Date
17 July 2018
Xiaomi founder and CEO Lei Jun demonstrates the new features of his latest smartphone model. Xiaomi's move to postpone its mainland listing creates uncertainties for Beijing's initiative to lure tech giants to return home. Photo: Reuters
Xiaomi founder and CEO Lei Jun demonstrates the new features of his latest smartphone model. Xiaomi's move to postpone its mainland listing creates uncertainties for Beijing's initiative to lure tech giants to return home. Photo: Reuters

Something old for Xiaomi’s new IPO

Something’s wrong with Xiaomi Corp.’s much-awaited dual listing?

The Chinese smartphone maker said on Tuesday it will postpone its application for a mainland share offering through the issuance of China depositary receipts (CDRs) until after it completes an initial public offering in Hong Kong next month.

This could be a blow to Xiaomi, which has planned to raise US$10 billion in fresh capital this summer from the mainland and Hong Kong offerings. Its mega IPO is also to be Hong Kong’s first dual-class share listing. 

Xiaomi’s move also creates uncertainties for Beijing’s initiative to lure tech giants like Baidu, Alibaba and Tencent back home. The China Securities Regulatory Commission said it respects Xiaomi’s decision, and would suspend the review of its CDR application.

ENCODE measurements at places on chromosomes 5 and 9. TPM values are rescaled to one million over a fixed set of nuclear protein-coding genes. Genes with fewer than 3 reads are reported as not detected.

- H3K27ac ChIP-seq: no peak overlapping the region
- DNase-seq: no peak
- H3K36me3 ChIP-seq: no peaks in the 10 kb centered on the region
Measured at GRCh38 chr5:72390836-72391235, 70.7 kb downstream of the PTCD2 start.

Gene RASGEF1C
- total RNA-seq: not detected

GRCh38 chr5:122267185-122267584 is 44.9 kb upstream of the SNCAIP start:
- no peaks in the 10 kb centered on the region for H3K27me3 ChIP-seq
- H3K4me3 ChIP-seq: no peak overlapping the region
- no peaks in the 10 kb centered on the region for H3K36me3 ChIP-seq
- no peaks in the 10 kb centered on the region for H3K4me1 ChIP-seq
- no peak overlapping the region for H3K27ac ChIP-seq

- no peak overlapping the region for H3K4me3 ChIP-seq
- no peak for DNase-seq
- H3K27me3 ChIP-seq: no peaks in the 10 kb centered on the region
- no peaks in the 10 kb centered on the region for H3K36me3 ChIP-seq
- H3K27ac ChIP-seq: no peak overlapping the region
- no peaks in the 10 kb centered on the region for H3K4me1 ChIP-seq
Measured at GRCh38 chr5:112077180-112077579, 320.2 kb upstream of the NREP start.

It was not immediately clear if the postponement had anything to do with the aggressive pricing of its share offering. Xiaomi has been valued at up to 34 times forecasts for its 2019 adjusted earnings, or twice as much as that of Apple Inc., with which it is being compared.

According to mainland reports, none of Xiaomi’s cornerstone investors are from outside China. Half of the eight new investors are asset managers of the four state-owned banks.

How Xiaomi will be perceived by Hong Kong retail investors remains a big question mark. But one might get an indication from the way investors are responding to local brokerages’ promo to sell the IPO.

Several brokerages are giving away Xiaomi Mi Bands, the company’s answer to Fitbit, to entice investors to subscribe to the shares.

It’s not a bad idea, considering that there is no shortage of Mi fans in Hong Kong, who are also always on the lookout for freebies and bargains, especially cut-price electronic devices and home appliances.

The problem is that the giveaway wearable activity tracker is a Mi Band 2, priced at around HK$200. Most of those wanting to have the device prefer the latest model, the Mi Band 3, but of course.  The new model, because of the huge demand, is selling at around HK$300 in Hong Kong.

A two-year-old smart device for a new IPO just doesn’t impress potential investors, I suppose.

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CG

EJ Insight writer

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